Connect the dots activities are a classic prewriting exercise for preschoolers. By connecting dots in a sequence, children learn how to make basic shapes and lines that will form the foundation for letter and number formation. This activity helps children improve their hand-eye coordination, fine motor skills, and visual perception.
Connect the dots activities can also be customized to focus on specific prewriting skills. For example, connecting dots in a specific pattern or shape can help children practice drawing lines and shapes.
Simple connect the dot activities such as matching the person from one side of a worksheets to another versus traditional connect the dots (look for my worksheets coming soon!) are great prewriting activities for preschoolers.
8 – Large Maze type Activities
Large maze type activities can be an enjoyable way for preschoolers to practice their prewriting skills. Completing simple mazes with either their finger or a writing utensil can help develop their hand-eye coordination, fine motor skills, and visual perception.
To get started, choose a simple maze with vertical or horizontal lines that are easy to follow. You can create your own maze or find free printable mazes online. Encourage your child to use their finger or a writing utensil to trace the path through the maze. The key here is SIMPLE! Large “mazes” which are more like roads of 2-3 inches wide.
As your child becomes more comfortable with the activity, you can increase the complexity of the mazes. This will challenge their prewriting skills and help them develop new strategies for problem-solving and decision-making. Overall, completing large maze type activities is a fun way to promote prewriting skills in preschoolers.
9 – Form Letters with Playdough
Forming letters with playdough is a fun and experimental way for preschoolers to practice prewriting skills. Using different colors of play dough, have the child roll out long snakes of dough and then form them into the shapes of letters. This activity can be made more challenging by having the child use their finger or a writing utensil to trace over the letters once they have been formed.
Not only does this activity promote fine motor skills and prewriting skills, but it can also help with letter recognition and visual-spatial awareness. The different colors of playdough can also be used to make the activity more engaging and visually appealing for the child.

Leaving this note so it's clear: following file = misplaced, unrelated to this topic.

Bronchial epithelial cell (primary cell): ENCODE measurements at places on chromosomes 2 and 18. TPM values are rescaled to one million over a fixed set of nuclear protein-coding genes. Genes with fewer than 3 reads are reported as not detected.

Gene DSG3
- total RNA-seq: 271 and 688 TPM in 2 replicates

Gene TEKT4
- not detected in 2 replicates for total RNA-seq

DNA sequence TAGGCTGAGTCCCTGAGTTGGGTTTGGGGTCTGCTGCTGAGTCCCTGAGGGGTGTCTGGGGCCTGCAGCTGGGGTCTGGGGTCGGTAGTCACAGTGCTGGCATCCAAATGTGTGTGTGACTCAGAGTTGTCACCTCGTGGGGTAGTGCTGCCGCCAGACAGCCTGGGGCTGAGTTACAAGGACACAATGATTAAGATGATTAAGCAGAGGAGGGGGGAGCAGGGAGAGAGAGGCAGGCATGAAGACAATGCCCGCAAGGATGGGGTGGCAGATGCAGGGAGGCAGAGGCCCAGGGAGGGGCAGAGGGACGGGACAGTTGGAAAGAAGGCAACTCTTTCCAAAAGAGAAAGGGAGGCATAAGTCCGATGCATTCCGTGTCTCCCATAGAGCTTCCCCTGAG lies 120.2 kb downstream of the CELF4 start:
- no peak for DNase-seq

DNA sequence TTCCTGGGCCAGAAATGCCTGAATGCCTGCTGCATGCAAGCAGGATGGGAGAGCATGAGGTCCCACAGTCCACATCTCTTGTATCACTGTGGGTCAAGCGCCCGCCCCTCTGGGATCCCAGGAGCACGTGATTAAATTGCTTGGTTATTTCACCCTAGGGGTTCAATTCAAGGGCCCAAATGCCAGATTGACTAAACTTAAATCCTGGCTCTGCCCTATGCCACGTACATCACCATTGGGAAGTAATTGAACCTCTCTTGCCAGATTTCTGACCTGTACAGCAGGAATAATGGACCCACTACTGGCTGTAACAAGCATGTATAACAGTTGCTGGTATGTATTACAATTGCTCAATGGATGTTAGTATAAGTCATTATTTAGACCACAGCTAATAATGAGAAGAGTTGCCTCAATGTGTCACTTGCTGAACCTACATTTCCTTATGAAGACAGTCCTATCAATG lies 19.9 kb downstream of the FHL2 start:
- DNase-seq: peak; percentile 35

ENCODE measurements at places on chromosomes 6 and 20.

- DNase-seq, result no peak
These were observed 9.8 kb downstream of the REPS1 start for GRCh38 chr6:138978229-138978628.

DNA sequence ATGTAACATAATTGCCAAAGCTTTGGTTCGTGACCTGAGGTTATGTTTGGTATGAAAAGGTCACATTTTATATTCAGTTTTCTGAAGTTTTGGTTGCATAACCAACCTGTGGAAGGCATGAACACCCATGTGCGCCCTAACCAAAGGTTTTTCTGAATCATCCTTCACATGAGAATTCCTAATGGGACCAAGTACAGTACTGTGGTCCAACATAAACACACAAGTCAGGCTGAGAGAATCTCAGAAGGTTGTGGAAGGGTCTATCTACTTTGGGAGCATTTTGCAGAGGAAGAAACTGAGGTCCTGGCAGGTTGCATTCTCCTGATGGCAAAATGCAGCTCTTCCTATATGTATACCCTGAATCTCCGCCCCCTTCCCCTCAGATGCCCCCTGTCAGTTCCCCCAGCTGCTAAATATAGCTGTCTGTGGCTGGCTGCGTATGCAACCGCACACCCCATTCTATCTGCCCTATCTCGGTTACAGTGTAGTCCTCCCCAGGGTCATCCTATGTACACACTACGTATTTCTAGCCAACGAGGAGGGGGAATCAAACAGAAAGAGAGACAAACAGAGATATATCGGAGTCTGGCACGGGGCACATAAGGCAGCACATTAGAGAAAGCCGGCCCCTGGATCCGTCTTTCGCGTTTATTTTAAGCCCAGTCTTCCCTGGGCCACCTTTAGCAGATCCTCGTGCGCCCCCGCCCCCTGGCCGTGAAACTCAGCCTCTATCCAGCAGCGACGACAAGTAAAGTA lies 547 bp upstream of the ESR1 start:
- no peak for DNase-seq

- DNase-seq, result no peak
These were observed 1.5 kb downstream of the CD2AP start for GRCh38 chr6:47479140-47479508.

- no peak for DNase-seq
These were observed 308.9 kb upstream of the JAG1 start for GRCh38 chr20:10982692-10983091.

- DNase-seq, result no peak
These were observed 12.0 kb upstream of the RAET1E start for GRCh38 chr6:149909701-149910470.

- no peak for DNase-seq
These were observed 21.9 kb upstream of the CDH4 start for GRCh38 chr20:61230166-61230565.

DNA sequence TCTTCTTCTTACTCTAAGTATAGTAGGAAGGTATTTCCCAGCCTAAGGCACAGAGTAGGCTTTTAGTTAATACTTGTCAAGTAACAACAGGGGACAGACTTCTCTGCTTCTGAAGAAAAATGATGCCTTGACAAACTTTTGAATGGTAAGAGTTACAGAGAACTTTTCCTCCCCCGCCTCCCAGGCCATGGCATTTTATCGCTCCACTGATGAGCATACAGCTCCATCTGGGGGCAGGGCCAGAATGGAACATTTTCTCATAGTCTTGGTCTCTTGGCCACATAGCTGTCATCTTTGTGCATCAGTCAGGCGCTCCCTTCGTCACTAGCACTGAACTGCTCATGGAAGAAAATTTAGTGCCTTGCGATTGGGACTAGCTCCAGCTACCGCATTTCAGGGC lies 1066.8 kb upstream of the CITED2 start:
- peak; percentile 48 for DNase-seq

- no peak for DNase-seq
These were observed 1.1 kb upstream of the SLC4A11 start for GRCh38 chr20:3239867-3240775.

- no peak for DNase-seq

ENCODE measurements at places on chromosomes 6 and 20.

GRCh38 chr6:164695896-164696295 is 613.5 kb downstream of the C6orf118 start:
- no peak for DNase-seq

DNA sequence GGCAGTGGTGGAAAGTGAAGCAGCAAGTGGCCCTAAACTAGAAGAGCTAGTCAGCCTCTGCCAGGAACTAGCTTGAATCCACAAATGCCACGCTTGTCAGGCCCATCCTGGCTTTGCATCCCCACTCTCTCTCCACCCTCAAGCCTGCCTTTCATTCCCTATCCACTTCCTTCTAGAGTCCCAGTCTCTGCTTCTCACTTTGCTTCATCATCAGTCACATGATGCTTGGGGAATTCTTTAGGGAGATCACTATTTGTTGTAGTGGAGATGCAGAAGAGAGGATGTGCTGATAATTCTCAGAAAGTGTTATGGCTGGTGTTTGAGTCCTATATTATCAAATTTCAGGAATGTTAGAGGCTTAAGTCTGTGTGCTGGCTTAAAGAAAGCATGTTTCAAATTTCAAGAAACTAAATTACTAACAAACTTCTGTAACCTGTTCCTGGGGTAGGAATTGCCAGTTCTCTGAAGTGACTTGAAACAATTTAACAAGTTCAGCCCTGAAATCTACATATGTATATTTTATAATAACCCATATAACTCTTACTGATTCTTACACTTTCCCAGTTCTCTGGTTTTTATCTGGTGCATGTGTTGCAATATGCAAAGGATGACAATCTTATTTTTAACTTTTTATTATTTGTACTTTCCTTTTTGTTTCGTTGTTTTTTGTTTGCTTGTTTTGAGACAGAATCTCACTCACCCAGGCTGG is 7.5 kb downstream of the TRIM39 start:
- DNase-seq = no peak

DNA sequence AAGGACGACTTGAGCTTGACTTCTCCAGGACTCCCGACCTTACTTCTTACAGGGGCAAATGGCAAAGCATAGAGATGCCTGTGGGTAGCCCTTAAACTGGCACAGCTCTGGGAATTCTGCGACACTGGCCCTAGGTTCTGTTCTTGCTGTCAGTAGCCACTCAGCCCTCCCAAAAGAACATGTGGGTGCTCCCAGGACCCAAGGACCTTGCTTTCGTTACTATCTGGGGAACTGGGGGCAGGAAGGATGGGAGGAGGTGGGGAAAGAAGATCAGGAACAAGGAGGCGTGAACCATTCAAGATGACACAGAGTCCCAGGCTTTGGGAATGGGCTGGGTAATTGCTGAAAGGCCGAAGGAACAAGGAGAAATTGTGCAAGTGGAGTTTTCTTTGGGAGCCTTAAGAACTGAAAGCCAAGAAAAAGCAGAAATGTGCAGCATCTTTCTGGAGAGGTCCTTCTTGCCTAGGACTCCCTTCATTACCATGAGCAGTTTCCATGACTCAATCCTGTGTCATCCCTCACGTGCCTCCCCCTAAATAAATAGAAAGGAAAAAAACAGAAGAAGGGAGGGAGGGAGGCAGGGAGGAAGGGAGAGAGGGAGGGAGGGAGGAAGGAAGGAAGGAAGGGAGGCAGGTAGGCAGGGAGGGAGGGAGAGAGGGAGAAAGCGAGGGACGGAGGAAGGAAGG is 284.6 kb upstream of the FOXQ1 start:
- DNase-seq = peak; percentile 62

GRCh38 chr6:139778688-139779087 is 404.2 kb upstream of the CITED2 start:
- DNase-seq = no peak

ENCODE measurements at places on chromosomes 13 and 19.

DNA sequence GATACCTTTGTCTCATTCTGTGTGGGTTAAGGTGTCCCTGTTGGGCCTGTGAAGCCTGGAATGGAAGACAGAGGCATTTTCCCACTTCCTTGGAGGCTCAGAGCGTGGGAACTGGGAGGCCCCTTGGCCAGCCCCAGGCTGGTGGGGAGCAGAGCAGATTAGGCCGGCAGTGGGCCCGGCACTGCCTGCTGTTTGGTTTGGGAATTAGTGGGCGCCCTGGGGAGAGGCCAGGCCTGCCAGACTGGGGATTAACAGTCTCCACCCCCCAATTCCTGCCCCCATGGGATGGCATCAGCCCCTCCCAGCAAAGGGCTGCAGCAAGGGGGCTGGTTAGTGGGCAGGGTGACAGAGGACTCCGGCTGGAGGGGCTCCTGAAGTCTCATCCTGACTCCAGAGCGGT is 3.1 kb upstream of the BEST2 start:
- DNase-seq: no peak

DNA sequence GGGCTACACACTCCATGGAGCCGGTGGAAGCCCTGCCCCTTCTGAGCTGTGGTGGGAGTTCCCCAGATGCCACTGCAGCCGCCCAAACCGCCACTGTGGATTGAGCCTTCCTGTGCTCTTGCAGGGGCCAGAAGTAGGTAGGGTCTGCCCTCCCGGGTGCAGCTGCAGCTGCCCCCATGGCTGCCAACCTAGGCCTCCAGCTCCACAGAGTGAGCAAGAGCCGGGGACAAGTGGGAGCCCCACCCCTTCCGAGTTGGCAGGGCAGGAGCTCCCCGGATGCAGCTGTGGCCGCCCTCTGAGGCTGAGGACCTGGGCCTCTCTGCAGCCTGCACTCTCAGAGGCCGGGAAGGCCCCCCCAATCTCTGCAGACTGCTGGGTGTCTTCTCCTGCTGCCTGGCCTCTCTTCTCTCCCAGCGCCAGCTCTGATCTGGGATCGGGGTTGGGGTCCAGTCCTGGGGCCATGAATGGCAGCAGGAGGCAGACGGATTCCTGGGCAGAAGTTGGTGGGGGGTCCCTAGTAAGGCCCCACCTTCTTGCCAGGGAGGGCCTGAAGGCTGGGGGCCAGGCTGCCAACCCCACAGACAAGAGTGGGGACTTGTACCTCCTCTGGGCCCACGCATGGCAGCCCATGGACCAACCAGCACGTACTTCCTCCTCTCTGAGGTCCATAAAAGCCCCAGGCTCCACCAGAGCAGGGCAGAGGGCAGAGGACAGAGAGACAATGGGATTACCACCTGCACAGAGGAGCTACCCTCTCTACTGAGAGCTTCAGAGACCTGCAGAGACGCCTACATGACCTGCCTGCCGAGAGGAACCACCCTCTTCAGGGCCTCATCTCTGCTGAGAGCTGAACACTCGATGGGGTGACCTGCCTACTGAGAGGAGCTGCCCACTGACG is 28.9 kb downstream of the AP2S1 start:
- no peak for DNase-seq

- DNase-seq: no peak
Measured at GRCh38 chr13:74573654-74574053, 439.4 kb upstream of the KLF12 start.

You can practice this activity by having the child imitate your formations as the first level, then copy letters already formed in playdough, then use playdough mats to copy the letters, lines, or shapes.
10 – Pipe Cleaner Letter Formation
Pipe cleaners can be utilized similarly to playdough to create letter formations. They provide a tactile sensory experience but can be more challenging for some children to handle. To make it easier, pipe cleaners can be pre-cut into smaller pieces to encourage pre-cutting skills.
To practice this activity, it is recommended to start by having the child imitate your formations at a beginner level. Then, the child can copy letters that have already been made with the pipe cleaners. Finally, printed worksheets can be used to practice copying letters, lines, or shapes.
Prewriting activities are crucial for developing fine motor skills, hand-eye coordination, and prewriting line formation in preschoolers, which are essential for writing readiness. Hands-on activities, such as sensory play and other kinesthetic learning activities, are an effective and engaging way to promote these skills.
By engaging in fun and easy prewriting activities, such as making playdough cookies or using golf tees and a play hammer to hammer them into styrofoam, preschoolers can improve their hand strength, finger dexterity, and hand-eye coordination.
Prewriting abilities in preschoolers are a gradual process that requires patience and a proper understanding of the child’s developmental needs, and these activities can help preschoolers develop the necessary skills for writing readiness.